And yet, this rejection was not limited to these religious leaders, or even to the ethnic group they represented. During Jesus’ Passion Week—which we meditate upon during this Holy Week—we see Jesus rejected at every level of his Creation.

On Palm Sunday, a large group accompanies Jesus, proclaiming his blessedness. This is not the group that later cries out to crucify him. Instead, it might be worse. These are people from the Jerusalem “suburbs” who have been receiving Jesus’ teaching for months. They accompany Jesus to Jerusalem, and then…. they just disappear, showing their ultimate apathy and indifference towards him.
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Palm Sunday: “The Emperor Has No Clothes” [POEM]


I feel far, Lord.
But I know you’re here.  I know it.
(Do I?)

(Can I?)

It’s the nature of the matter; a matter of nature, I suppose.
Perhaps only now I feel at the deepest existential depths:
“I believe! Help my unbelief!”

Or in a word: Hosanna

That cry.  That plea.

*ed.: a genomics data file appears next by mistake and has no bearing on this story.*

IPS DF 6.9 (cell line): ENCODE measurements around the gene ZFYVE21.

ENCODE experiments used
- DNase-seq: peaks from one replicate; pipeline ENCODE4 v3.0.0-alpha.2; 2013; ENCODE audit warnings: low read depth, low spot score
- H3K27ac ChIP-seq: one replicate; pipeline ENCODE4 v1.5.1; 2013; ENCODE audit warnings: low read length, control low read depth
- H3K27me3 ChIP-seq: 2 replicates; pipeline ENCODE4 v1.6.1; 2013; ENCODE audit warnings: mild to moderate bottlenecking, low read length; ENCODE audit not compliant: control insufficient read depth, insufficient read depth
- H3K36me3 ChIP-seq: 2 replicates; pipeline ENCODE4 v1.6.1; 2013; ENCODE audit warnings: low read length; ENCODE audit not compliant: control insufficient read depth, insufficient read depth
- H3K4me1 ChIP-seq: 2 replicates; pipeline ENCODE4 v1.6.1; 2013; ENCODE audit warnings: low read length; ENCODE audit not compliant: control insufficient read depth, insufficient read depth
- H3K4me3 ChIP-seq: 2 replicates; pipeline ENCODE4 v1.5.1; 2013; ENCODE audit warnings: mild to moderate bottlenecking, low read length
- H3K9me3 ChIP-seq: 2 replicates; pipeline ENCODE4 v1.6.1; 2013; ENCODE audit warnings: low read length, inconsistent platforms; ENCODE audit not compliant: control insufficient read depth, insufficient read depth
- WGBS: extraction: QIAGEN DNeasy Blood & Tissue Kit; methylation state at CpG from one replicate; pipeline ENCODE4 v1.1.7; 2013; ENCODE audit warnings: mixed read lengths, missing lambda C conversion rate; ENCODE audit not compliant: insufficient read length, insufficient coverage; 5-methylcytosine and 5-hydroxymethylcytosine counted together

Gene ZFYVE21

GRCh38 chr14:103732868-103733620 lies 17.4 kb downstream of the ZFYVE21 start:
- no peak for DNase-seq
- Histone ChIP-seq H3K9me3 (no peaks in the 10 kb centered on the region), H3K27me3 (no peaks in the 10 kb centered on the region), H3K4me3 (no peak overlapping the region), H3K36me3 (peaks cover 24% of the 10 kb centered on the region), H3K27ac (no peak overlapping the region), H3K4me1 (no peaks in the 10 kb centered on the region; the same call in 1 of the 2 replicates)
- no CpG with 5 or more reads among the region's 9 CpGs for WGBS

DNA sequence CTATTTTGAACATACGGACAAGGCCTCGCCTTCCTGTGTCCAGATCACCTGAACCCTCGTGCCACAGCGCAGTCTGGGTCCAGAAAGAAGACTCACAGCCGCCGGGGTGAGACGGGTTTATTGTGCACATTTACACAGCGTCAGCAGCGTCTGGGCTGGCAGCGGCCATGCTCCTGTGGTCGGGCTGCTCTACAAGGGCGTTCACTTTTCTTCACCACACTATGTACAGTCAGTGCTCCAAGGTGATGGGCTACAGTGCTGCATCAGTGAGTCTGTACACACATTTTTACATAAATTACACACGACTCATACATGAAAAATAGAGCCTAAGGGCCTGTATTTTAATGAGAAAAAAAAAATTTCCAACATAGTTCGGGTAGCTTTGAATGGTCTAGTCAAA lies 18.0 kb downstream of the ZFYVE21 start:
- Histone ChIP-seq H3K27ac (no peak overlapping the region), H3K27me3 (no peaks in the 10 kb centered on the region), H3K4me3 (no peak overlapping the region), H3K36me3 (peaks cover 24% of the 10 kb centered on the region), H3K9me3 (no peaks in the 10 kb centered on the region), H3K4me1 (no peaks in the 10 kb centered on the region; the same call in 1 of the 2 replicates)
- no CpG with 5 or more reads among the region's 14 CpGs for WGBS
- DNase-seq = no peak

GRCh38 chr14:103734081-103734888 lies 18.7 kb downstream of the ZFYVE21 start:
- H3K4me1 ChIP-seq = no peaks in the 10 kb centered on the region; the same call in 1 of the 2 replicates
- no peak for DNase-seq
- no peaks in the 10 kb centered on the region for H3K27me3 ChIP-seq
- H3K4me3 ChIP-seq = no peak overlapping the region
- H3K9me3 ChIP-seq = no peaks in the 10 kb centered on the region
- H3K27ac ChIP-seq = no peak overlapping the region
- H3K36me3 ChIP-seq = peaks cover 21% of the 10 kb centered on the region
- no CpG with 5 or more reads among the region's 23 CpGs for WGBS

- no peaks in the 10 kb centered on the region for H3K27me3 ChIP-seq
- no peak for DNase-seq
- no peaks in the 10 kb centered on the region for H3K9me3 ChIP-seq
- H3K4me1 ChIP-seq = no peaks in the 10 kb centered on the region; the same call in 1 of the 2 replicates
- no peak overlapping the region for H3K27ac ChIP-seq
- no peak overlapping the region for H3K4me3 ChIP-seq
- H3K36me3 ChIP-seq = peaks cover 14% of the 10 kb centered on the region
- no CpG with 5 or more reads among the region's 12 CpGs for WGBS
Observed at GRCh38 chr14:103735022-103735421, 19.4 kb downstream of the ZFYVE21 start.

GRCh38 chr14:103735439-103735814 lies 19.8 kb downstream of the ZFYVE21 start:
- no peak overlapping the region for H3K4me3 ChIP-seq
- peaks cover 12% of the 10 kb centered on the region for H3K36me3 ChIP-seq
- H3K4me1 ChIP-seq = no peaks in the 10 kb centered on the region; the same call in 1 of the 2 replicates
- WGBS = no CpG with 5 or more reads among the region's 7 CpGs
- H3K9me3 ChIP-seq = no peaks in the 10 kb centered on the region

The certainty of uncertainty.
The pregnancy of a pause.
The pondering of a moment.

That moment.  The moment.  

The moment that dressed my doubt in assurance.
But that emperor has no clothes
(or so everything says).

So where does my assurance lie?
Where do my feet stand?

My body pelted with rain, snow, and hail;
I pray my heart rests beside a fire,
drinking tea,
rocking in a chair,
my shoulders draped in that most costly of quilts –
my Rest.

Clothe me–
with the coat I lay on your path–
for this emperor is naked

and needs his King.

[read my other Holy Day poetry here]
all writings licensed: Creative Commons License

Holy Week & Meditations on Radical Grace


Last year, on Palm Sunday, I got the privilege to deliver a little message to a group of men at the prison ministry my church does each month. I ended up building off of that message and its outline and writing a series of blog posts meditating on Holy Week and the radical, scandalous grace inherent in the story and actions of Jesus over those days. For your mediation this year over Holy Week, I wanted to post these links for your perusal and, hopefully, your blessing.

The Scandal of Holy Week

{i} the forsaking of God | In this post, we meditate on the fact that Holy Week was the week-long process by which everything–from humanity to creation to God Himself— forsakes Jesus. We see that true disciples are not those that never forsake Jesus. In fact, we will all forsake Jesus in radical ways at some point.
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On Palm Sunday (or, “Oh, the Glory, the Beauty, & the Tragedy of Being Human!”) [REPOST]